An interesting post (link below) from Marxist economist Michael Roberts on the ‘zombie’ companies holding back economic growth across the rich world since the financial crisis. In short, many that would otherwise go bust are struggling on, just able to meet interest payments on their debt, since rates are so low, but unwilling to invest due to a low prospective return on their capital.
Roberts argues that for the average rate of profit for the whole economy to recover, the weakest and least productive firms need to fail, and resources (capital and labour) need to be reallocated to firms with brighter growth prospects.
If this happens, there is likely be some considerable short term pain in the form of rising unemployment in the midst of bankruptcy as economic restructuring takes place to restore average profitability across the economy.
Where I disagree with Roberts is in his solution to these kinds of problems under capitalism: socialist revolution and widespread central planning.
There are alternatives to this, which can mitigate some of the social pain of economic restructuring without necessitating socialism.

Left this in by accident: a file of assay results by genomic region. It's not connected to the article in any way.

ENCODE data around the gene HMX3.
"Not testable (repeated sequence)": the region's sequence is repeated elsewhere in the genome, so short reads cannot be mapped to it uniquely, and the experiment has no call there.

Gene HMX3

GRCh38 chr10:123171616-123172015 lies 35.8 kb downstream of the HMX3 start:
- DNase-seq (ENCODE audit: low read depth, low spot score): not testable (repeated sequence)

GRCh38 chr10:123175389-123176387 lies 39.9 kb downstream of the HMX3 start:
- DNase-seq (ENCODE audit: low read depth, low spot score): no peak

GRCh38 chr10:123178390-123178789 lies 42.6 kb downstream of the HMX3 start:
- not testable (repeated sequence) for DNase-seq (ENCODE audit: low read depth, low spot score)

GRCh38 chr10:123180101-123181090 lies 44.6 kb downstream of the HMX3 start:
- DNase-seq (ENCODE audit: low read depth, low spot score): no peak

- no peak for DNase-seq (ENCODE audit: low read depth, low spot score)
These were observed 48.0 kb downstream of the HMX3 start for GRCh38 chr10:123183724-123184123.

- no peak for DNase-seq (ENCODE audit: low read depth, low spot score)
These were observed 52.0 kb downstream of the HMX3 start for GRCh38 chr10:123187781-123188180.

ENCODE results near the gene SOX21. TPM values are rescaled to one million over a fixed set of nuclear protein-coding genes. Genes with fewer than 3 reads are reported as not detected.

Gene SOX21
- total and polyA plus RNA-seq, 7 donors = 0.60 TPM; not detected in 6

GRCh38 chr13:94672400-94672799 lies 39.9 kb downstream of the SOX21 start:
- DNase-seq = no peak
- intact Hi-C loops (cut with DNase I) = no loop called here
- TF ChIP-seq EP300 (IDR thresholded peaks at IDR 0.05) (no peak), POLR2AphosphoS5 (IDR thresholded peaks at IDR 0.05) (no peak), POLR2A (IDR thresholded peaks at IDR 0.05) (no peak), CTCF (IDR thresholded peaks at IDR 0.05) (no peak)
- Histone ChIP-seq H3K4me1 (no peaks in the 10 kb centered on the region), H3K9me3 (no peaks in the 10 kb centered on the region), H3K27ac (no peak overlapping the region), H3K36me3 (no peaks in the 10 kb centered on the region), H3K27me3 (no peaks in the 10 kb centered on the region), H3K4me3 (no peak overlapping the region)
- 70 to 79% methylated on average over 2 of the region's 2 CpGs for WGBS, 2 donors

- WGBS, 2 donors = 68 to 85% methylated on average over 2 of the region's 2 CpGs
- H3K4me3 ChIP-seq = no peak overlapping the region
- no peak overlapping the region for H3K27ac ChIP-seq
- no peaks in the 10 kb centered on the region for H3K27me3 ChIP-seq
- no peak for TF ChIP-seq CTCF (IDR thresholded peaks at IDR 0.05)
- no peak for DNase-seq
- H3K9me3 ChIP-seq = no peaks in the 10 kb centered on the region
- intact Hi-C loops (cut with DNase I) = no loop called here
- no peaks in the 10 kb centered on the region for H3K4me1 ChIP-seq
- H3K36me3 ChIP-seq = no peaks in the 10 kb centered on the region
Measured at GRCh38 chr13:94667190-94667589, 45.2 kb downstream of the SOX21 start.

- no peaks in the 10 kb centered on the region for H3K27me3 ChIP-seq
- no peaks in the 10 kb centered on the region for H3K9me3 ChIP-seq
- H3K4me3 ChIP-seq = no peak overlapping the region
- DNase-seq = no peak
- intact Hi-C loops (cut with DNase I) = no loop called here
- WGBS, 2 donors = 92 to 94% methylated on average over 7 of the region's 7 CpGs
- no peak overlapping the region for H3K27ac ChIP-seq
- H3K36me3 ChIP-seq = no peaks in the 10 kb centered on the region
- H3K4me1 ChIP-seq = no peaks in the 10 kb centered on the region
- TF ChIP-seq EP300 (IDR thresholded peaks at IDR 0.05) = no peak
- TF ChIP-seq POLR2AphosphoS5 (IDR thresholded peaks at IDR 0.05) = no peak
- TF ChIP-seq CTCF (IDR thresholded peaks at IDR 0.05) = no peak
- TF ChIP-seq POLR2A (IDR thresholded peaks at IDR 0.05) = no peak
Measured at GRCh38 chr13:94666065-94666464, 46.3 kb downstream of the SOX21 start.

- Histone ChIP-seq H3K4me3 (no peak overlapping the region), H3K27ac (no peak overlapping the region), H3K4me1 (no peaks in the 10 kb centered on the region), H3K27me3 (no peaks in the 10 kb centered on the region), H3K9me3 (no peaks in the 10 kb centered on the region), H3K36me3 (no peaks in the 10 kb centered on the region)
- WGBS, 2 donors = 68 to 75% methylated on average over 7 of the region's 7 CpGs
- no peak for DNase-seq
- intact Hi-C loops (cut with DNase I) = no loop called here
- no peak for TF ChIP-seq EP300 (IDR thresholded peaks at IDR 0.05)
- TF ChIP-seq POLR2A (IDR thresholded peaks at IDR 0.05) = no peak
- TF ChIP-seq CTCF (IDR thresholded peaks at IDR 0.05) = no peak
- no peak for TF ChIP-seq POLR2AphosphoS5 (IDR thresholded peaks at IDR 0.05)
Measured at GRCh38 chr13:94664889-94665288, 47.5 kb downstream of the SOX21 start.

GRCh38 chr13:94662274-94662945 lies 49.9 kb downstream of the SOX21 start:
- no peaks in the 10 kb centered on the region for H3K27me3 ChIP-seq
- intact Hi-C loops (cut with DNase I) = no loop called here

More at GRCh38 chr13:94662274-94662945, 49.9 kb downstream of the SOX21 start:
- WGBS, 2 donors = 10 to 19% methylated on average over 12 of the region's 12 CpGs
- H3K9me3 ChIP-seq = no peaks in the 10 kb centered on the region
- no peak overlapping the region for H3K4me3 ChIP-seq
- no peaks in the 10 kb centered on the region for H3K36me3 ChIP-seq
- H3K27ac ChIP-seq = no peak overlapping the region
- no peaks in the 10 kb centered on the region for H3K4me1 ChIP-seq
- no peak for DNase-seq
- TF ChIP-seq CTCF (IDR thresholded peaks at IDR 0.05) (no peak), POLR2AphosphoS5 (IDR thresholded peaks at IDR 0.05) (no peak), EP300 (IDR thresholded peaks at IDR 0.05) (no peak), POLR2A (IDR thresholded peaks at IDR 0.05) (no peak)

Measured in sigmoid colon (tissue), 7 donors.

Active labour market policies can help unemployed workers retrain, relocate and find new work, and possibly provide them with useful activity as the economy adjusts.
Industrial policies can also help, in the form of encouraging structural change as new firms and industries emerge, and old ones die.
These kinds of initiatives are something of a ‘middle road’ between untrammelled capitalism and socialism, but they surely offer more of a solution than either. Michael Roberts continues to hold out hope for a socialist economy, but I am not convinced this offers anything better.
Mainstream economics has been seriously puzzled by the failure of the major economies to restore the previous growth rate in the productivity of labour since the end of the Great Recession. There has been an intense debate over the issue. Some argue that productivity growth has been restored but is just not being measured properly, […]